In the course of the book, the author shifts the focus from the accused witches to the inquisitors, examining how the latter came to their decisions and highlighting the important fact that the Inquisition was not a monolithic institution that handed down authoritative “justice” in broad, absolute strokes. In reality, the Inquisition was an amalgamation of overlapping jurisdictions and fractured power structures, which resulted in a confusing constellation of laws and procedure that could vary from court to court and from inquisitor to inquisitor. Focusing on the year 1611, when attempts to end the witch-hunts were starting to gain momentum, Homza points to the unusual collaboration between the inquisitor-general and the bishop of Pamplona, as well as to the role of the secular courts in these attempts to reconcile witches who had confessed and bring them back into the fold. Building on current trends in demonological historiography, Homza presents the reader with examples of the intellectual debates surrounding witchcraft in the early seventeenth century, examining the relationship between the Inquisitors Becerra, Valle, and Salazar, and their very public disagreements over their personal trials with witches. The book thus is useful for scholars of demonology in that it incorporates new evidence that points to the competitiveness of these magistrates, their triumphs and failures, as well as the inner-workings of their tribunals, including the particularly interesting role of notaries and their “delinquencies.” Homza has unearthed evidence of notaries participating in rampant absenteeism, double dipping into fees and bribes, and commonly neglecting to record crucial information during witchcraft trials. All of this information supports the larger question of Homza’s work: Who was accused of witchcraft in Navarre, and how did various courts address these cases?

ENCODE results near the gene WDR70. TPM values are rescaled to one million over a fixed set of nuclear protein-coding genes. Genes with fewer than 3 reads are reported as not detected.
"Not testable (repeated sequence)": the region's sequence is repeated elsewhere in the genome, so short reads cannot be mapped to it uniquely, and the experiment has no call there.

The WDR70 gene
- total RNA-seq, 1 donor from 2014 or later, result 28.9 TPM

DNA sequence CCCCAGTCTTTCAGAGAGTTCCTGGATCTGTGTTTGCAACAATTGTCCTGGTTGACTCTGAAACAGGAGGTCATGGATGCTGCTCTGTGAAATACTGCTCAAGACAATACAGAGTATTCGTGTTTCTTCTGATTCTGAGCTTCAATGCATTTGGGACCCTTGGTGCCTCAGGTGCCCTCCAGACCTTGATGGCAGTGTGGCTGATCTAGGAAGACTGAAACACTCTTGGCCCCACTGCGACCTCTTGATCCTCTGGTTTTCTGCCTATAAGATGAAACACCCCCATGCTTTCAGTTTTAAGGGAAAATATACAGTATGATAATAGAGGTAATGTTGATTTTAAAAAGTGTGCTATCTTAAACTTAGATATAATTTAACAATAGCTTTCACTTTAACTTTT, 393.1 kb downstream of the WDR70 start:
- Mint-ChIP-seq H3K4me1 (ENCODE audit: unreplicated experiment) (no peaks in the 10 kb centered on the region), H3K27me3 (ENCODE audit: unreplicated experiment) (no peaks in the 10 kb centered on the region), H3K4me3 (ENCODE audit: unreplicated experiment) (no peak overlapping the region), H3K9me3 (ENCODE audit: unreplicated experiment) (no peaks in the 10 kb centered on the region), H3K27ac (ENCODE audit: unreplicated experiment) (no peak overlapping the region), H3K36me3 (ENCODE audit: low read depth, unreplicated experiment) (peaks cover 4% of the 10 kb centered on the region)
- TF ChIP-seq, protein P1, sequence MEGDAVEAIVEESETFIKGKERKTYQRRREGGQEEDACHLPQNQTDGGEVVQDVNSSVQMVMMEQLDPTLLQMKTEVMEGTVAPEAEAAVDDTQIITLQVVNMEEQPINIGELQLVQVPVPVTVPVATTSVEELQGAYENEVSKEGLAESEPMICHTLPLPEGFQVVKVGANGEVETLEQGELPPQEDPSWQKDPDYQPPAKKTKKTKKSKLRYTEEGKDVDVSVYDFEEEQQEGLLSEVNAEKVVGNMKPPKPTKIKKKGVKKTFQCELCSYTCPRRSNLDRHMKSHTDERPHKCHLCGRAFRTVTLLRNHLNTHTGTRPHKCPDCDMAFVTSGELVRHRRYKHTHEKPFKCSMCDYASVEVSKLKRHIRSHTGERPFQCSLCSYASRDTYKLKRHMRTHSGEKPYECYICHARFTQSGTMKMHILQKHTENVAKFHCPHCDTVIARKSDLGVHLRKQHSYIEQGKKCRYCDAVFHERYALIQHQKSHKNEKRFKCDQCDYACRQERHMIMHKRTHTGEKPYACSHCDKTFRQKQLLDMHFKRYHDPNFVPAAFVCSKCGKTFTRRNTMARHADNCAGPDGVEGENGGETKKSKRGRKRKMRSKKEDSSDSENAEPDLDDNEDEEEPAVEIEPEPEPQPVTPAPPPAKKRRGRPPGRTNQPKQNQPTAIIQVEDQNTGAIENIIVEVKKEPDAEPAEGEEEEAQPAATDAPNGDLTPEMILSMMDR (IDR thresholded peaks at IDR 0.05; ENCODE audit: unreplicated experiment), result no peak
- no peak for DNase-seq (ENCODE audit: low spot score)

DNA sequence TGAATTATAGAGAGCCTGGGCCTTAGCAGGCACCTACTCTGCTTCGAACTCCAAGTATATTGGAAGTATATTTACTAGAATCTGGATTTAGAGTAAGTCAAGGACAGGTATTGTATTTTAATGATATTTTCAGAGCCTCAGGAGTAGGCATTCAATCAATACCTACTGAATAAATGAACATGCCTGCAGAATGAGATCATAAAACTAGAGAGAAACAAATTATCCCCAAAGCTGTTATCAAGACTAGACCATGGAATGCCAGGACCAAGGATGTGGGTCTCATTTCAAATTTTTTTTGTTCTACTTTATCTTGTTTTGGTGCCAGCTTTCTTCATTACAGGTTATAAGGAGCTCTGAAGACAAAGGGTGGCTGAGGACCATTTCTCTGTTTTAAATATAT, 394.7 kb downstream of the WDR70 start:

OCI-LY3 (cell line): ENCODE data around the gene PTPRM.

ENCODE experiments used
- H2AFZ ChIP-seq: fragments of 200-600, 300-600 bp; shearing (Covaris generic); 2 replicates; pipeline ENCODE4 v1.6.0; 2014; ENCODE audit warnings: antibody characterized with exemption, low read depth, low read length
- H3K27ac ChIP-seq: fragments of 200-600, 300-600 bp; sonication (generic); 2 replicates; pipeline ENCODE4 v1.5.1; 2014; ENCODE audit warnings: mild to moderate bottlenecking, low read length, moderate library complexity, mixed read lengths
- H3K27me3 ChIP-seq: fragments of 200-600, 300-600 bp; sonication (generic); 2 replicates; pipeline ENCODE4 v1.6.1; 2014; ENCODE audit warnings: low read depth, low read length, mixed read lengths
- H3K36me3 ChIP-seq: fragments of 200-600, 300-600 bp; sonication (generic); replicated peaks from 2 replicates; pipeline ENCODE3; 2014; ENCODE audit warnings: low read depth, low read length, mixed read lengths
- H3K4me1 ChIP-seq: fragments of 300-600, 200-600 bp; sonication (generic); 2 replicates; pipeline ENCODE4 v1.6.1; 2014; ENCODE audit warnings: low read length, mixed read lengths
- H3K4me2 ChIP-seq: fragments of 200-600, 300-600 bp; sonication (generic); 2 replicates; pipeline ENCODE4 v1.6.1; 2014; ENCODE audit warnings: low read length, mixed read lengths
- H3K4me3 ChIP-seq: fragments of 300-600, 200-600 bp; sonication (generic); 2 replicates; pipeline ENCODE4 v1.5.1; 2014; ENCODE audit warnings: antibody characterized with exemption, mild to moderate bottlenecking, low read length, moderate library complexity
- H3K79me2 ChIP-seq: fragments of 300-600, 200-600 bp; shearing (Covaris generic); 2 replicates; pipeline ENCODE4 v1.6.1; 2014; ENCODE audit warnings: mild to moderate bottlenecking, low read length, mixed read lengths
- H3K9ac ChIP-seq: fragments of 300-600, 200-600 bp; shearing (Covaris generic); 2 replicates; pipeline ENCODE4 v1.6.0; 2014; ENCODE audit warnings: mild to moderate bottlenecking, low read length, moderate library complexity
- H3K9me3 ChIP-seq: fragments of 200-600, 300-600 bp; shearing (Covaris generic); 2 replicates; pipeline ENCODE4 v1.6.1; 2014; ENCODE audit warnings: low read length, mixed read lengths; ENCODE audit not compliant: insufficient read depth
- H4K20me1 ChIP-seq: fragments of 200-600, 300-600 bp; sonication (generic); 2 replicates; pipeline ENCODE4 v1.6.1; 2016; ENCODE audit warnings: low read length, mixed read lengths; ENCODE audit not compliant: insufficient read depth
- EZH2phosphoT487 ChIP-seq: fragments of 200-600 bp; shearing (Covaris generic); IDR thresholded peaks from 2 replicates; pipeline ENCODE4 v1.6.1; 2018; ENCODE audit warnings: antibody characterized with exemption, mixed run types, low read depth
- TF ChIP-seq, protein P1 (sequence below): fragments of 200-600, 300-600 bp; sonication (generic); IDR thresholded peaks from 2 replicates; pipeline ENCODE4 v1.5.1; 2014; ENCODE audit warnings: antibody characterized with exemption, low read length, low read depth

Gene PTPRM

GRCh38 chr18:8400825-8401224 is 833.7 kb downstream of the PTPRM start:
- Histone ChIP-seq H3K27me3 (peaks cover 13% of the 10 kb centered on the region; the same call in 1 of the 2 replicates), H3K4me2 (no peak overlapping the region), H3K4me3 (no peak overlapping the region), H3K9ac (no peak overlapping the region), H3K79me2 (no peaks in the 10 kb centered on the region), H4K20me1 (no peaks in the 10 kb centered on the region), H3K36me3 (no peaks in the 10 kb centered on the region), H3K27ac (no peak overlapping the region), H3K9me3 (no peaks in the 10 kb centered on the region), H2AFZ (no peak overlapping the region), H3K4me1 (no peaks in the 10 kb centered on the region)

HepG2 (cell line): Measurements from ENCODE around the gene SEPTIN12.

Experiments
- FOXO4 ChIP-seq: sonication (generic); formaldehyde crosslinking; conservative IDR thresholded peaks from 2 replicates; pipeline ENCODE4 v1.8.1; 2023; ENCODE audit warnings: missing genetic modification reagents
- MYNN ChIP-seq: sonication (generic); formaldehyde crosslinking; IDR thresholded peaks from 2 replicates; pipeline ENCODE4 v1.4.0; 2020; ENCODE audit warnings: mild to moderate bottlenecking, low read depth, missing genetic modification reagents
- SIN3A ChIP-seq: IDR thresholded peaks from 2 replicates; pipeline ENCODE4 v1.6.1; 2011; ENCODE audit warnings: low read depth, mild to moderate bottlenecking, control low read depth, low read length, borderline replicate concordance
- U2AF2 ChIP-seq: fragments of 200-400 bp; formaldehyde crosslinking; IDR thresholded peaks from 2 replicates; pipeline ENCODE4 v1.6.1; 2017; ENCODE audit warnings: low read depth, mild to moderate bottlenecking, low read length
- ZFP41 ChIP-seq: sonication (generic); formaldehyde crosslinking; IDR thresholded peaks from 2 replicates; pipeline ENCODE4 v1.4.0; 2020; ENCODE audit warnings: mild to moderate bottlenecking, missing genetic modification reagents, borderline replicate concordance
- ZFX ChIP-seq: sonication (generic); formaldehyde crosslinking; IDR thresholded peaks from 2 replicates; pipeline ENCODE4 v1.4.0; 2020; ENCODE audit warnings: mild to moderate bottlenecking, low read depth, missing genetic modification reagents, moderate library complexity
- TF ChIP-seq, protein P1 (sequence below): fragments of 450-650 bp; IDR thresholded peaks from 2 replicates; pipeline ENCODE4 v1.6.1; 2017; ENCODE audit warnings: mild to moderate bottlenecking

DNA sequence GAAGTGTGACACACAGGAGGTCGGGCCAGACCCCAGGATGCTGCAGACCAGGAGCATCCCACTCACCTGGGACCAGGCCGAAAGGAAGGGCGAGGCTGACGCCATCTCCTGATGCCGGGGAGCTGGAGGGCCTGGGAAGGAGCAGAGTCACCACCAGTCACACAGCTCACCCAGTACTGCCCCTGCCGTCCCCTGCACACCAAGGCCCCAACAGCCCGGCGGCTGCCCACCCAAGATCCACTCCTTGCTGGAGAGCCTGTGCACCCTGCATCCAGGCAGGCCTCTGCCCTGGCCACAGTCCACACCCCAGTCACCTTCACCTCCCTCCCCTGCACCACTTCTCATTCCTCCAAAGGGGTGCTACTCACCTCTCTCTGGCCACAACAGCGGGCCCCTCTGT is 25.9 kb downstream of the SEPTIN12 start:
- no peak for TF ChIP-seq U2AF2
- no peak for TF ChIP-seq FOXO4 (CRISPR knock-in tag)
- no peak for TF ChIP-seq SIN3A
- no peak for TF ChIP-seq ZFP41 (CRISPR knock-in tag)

Homza’s clear prose and detailed archival work weave a fascinating micro-history into the larger narrative of the early modern witch-hunts.The author demonstrates how Navarrese children and teenagers worked the court systems, actively participating in the development of witchcraft beliefs and the ever-changing juridical practices of the Inquisition. These young people demonstrated faith in the legal system, even though many times that system was fractured and let them down. This book also points to the necessity for witchcraft scholars to focus on local witch-hunts and inspires readers to delve into the archive and search for unconventional sources that could help bring into better focus the quotidian nature of early modern witchcraft in Europe. Overall, Village Infernos and Witches’ Advocates will prove a useful text for undergraduate educators seeking to introduce students to the complex nature of witchcraft as a religious, social, and legal issue. It will also serve as an inspiring work to advanced scholars of witchcraft, as it demonstrates the power of creative and determined source work.
Chloé Roberts is a PhD candidate at the University of California Santa Barbara where she studies the history of witchcraft, demonic possession, magic, and ghosts in the early modern world. She was a Fulbright fellow for the 2021-2022 academic year, and is currently completing research in France.
Village Infernos and Witches’ Advocates: Witch-hunting in Navarre, 1608-1614
By Lu Ann Homza
Publisher: Pennsylvania State University Press
Hardcover / 260 pages / 2022
 Lu Ann Homza, Village Infernos and Witches’ Advocates: Witch-hunting in Navarre, 1608-1614, (University Press: Pennsylvania State University Press, 2021), 9.
 Homza, Village Infernos and Witches’ Advocates, 20.
 Ibid., 22.
Published on February 21, 2023.